Introduction: This study examined the associations between characteristics of the parent caregiver and health care service utilization by children with cerebral palsy enrolled in Medicaid.
Methods: A questionnaire was administered to the parents of children with cerebral palsy being treated in a North Carolina hospital, and the responses were linked with health services claims data from Medicaid. Data were available for 93 patients who maintained 1 year of continuous enrollment. The impact of selected demographic variables (race, years the child had the condition, employment, transportation) and behavioral variables (belief the child was receiving appropriate care, willingness to use home nursing and respite services, self-assessment of the severity of the child's condition, and use of orthopedic aids) on the frequency and costs of health care services was explored with use of multiple regression analysis.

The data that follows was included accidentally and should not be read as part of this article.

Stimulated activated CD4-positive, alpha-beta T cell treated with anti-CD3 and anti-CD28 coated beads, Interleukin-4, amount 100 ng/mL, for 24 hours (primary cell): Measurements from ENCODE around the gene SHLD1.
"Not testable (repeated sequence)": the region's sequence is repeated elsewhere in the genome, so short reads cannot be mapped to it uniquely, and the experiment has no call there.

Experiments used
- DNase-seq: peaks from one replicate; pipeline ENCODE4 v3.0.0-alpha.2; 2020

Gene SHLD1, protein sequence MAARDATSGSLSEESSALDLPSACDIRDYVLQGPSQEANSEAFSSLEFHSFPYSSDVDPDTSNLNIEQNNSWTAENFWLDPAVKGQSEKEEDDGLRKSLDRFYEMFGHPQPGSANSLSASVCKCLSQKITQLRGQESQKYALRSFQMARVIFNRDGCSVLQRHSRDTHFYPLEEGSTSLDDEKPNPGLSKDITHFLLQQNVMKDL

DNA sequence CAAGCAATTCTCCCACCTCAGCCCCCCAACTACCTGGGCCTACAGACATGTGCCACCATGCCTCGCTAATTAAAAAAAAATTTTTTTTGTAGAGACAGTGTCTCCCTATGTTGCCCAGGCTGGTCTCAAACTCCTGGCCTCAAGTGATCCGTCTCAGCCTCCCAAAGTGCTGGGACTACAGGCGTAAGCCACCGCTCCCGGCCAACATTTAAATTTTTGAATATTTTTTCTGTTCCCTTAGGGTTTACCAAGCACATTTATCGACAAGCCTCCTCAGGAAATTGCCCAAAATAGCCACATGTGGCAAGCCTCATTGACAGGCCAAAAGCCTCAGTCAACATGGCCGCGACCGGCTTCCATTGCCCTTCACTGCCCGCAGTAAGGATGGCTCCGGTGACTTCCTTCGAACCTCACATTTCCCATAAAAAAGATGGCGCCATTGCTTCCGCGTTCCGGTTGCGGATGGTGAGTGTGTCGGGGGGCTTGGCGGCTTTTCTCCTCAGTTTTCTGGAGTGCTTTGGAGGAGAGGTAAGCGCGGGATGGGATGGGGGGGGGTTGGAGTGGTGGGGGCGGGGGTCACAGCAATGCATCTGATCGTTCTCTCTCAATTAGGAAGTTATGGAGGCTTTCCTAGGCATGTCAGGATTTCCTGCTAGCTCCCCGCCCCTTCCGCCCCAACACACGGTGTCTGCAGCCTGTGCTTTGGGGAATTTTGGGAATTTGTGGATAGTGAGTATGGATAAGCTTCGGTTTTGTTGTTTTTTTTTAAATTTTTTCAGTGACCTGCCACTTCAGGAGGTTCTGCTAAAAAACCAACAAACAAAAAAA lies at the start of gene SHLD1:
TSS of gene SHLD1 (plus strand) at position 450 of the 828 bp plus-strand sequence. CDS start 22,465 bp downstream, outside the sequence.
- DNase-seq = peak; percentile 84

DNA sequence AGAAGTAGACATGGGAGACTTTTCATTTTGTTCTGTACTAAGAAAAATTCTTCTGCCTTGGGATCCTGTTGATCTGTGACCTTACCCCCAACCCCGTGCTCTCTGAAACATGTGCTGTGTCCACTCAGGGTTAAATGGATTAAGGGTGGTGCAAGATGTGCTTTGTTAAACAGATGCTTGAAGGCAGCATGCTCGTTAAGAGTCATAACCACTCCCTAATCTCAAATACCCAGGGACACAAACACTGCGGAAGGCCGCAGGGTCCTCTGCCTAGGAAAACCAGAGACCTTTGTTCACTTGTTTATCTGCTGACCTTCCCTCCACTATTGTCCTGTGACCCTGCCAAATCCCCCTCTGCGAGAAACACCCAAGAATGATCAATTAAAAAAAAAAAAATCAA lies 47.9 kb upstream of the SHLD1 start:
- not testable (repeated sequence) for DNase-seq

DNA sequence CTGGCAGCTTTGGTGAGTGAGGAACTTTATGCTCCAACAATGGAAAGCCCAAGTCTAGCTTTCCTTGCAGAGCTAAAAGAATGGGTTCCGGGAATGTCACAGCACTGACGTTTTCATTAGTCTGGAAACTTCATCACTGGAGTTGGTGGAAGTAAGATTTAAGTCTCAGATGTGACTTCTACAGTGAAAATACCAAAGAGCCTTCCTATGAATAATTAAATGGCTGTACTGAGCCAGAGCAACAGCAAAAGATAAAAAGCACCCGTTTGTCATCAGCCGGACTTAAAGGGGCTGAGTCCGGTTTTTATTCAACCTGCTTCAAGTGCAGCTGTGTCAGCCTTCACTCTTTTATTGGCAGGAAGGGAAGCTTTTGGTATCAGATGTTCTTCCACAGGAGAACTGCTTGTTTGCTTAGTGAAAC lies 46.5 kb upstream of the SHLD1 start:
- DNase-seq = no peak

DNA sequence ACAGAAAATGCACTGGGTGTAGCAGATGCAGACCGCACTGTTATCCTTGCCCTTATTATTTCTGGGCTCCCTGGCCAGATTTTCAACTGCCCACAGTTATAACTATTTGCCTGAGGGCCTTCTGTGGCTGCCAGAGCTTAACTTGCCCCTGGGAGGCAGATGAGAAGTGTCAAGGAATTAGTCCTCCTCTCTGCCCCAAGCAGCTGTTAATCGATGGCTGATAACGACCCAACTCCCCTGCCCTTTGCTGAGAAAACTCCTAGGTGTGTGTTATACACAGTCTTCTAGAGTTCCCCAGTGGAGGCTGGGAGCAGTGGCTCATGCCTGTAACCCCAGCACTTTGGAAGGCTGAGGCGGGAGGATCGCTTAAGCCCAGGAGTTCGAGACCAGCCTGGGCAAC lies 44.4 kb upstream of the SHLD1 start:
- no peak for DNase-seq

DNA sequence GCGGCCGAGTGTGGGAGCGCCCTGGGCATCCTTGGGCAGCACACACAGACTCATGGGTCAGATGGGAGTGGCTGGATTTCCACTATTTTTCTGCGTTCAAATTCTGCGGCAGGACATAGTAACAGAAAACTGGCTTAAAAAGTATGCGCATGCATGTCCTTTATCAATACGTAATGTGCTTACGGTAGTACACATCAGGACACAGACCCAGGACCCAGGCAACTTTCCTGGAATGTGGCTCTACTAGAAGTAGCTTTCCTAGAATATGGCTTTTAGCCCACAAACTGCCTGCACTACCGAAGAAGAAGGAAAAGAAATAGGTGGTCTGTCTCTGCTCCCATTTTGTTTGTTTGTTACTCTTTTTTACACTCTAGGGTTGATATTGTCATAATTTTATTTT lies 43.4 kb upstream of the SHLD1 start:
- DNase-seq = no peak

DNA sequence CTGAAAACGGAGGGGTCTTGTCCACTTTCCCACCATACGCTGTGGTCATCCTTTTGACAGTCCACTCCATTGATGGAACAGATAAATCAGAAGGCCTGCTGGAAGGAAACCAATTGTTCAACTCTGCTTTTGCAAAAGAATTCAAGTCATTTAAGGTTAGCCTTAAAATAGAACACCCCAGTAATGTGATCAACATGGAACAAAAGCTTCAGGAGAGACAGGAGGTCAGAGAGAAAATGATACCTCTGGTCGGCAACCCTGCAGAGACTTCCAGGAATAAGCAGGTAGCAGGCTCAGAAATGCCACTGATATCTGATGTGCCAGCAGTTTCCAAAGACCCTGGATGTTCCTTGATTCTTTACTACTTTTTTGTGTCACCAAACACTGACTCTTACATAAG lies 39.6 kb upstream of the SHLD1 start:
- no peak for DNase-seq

Results: Parents who were willing to use home nursing and respite services were more likely to utilize these services, as well as inpatient facilities and orthopedic care, for their children (P <.05). However, parents who perceived that their child was receiving adequate care were less likely to utilize orthopedic care and home nursing for their children (P <.05).
Discussion: The belief of the parents in the adequacy of care received by their child, as well as their willingness to utilize supplemental health care services, were major predictors of health care service utilization by children with cerebral palsy enrolled in Medicaid. Parents who believed that their children receive enough care may need to be targeted for care management and disease management programs to ensure the continuum of treatment and care for these children.